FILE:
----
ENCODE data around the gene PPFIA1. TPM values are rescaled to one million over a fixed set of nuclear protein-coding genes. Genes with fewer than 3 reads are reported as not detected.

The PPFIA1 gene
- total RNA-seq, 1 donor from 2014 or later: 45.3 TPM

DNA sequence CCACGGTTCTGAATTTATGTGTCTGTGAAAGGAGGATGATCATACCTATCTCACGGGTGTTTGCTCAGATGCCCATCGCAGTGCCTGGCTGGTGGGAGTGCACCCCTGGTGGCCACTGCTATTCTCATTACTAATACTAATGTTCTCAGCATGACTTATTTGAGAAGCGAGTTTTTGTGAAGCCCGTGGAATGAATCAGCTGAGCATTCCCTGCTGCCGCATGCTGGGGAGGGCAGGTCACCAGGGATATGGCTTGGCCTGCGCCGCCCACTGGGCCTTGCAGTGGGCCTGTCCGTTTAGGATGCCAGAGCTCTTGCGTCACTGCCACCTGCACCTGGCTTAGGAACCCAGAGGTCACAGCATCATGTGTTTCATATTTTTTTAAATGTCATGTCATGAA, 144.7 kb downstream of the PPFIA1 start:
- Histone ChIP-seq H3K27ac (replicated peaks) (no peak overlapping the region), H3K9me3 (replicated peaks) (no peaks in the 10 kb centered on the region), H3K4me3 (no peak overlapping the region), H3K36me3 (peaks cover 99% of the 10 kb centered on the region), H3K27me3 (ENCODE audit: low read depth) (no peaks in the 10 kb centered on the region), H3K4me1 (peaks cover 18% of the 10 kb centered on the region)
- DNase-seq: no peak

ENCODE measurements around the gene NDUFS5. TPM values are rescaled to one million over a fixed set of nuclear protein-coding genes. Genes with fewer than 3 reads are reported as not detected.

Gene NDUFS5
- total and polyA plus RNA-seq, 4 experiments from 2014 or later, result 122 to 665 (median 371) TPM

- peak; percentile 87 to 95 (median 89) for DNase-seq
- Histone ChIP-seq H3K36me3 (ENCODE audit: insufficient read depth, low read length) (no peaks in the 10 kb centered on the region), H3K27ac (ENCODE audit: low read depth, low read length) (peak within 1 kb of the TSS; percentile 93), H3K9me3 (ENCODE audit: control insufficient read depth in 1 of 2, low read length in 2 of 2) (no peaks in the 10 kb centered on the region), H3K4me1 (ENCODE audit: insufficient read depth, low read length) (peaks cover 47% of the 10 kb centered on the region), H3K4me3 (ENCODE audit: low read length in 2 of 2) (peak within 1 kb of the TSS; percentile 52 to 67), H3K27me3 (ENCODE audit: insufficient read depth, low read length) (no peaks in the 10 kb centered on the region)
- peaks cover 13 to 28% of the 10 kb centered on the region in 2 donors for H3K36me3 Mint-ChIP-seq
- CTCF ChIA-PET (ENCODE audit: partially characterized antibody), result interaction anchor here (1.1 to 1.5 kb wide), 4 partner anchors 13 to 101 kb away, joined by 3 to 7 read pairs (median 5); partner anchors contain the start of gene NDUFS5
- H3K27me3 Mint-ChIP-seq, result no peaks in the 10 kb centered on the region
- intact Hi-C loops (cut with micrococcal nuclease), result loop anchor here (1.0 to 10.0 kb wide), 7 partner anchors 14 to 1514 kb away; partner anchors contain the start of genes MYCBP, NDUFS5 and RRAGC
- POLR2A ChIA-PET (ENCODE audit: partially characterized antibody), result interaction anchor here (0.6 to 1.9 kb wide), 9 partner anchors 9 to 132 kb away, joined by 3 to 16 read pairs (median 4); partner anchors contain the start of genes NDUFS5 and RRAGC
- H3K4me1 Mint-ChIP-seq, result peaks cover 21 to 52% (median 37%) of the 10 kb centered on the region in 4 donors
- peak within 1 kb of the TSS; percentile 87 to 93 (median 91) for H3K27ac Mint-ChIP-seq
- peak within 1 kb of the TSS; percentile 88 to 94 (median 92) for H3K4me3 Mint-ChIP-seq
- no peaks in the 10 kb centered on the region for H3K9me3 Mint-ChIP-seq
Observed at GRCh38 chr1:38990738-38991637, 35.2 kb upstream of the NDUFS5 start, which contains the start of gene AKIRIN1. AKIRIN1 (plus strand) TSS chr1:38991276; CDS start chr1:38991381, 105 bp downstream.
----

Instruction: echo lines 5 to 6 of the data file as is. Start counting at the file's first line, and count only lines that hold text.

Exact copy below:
- Histone ChIP-seq H3K27ac (replicated peaks) (no peak overlapping the region), H3K9me3 (replicated peaks) (no peaks in the 10 kb centered on the region), H3K4me3 (no peak overlapping the region), H3K36me3 (peaks cover 99% of the 10 kb centered on the region), H3K27me3 (ENCODE audit: low read depth) (no peaks in the 10 kb centered on the region), H3K4me1 (peaks cover 18% of the 10 kb centered on the region)
- DNase-seq: no peak